The coronavirus (COVID-19) is having an impact on fuel prices across the globe.
According to AAA, the price of crude oil is at its lowest since early January 2019 and prices have been trending downward for the last 10 days as cases of the coronavirus increase around the world.
"Until it appears that the international public health threat from the virus decreases and China’s industrial sector recovers from the impact of the virus on production, crude prices are likely to continue facing downward pressure," a spokesperson for AAA wrote in a press release.
Crude oil prices have a ripple effect, although not always immediately, on prices at the pump. AAA reports that gas prices are down across the country, as is expected for this time of year. They are also crediting a healthy stock level for current low gas prices.
The Connecticut Energy Marketers Association reviews wholesale prices for fuel in the state before it hits the streets. They say they have already seen the impact of lower crude oil prices and expect to notice a more noticeable dip in prices at the pump in the coming weeks.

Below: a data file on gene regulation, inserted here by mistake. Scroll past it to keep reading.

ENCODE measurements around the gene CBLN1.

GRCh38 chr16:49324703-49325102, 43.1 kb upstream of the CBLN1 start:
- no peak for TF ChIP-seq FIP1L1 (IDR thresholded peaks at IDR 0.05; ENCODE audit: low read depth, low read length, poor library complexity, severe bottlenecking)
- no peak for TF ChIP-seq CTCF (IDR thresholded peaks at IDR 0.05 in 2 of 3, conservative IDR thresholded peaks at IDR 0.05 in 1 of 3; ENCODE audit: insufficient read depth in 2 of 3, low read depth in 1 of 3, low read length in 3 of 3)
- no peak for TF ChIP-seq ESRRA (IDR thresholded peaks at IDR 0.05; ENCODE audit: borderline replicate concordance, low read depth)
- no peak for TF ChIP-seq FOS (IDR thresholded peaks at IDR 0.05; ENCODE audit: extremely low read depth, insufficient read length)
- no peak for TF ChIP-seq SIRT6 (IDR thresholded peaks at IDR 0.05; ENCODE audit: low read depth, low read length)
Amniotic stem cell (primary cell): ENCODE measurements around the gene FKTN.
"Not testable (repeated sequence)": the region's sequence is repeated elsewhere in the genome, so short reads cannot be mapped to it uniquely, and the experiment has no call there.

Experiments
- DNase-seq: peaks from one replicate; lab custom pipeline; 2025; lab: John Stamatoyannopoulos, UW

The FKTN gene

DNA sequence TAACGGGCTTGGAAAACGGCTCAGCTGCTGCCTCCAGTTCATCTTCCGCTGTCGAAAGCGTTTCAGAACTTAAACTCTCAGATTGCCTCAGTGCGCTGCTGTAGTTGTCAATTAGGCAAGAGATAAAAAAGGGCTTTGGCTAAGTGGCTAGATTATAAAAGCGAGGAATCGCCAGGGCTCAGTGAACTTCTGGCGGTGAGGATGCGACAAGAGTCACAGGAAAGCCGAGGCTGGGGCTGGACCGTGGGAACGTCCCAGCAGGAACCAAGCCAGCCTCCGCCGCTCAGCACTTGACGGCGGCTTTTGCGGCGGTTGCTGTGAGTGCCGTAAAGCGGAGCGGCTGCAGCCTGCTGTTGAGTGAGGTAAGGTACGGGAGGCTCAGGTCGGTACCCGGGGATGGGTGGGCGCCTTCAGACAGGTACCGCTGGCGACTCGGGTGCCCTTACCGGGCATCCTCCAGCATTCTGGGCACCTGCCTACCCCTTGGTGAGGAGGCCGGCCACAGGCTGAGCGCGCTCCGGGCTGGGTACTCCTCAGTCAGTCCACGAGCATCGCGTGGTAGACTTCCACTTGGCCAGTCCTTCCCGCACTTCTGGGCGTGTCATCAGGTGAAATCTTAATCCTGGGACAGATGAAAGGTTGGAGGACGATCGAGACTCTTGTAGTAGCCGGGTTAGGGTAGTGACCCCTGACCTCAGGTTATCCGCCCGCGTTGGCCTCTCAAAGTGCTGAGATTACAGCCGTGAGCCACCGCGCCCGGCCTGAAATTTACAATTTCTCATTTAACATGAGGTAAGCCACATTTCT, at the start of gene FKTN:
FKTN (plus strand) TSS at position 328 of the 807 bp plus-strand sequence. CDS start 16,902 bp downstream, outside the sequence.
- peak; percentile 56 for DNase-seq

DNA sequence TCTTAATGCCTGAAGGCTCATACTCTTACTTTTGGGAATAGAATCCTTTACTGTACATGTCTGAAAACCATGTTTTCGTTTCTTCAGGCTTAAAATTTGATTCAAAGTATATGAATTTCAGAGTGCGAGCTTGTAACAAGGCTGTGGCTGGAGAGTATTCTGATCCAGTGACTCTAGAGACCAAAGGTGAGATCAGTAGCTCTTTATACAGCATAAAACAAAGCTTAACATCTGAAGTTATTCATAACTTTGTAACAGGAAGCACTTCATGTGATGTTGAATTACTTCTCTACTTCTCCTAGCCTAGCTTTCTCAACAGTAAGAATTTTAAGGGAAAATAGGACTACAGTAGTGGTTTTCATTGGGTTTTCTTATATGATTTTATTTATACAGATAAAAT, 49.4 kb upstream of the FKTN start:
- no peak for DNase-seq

The US Energy Information Administration conducts a short-term energy outlook every year. The EIA is forecasting that the global liquid fuels demand will average 101.7 million barrels per day in 2020, 378,000 b/d less than was originally forecasted, according to an article from the EIA.
They attribute the change to various factors including a warmer-than-expected winter and economic effects of the coronavirus outbreak. According to the article, the EIA predicts the impacts of the demand reduction will stay through December.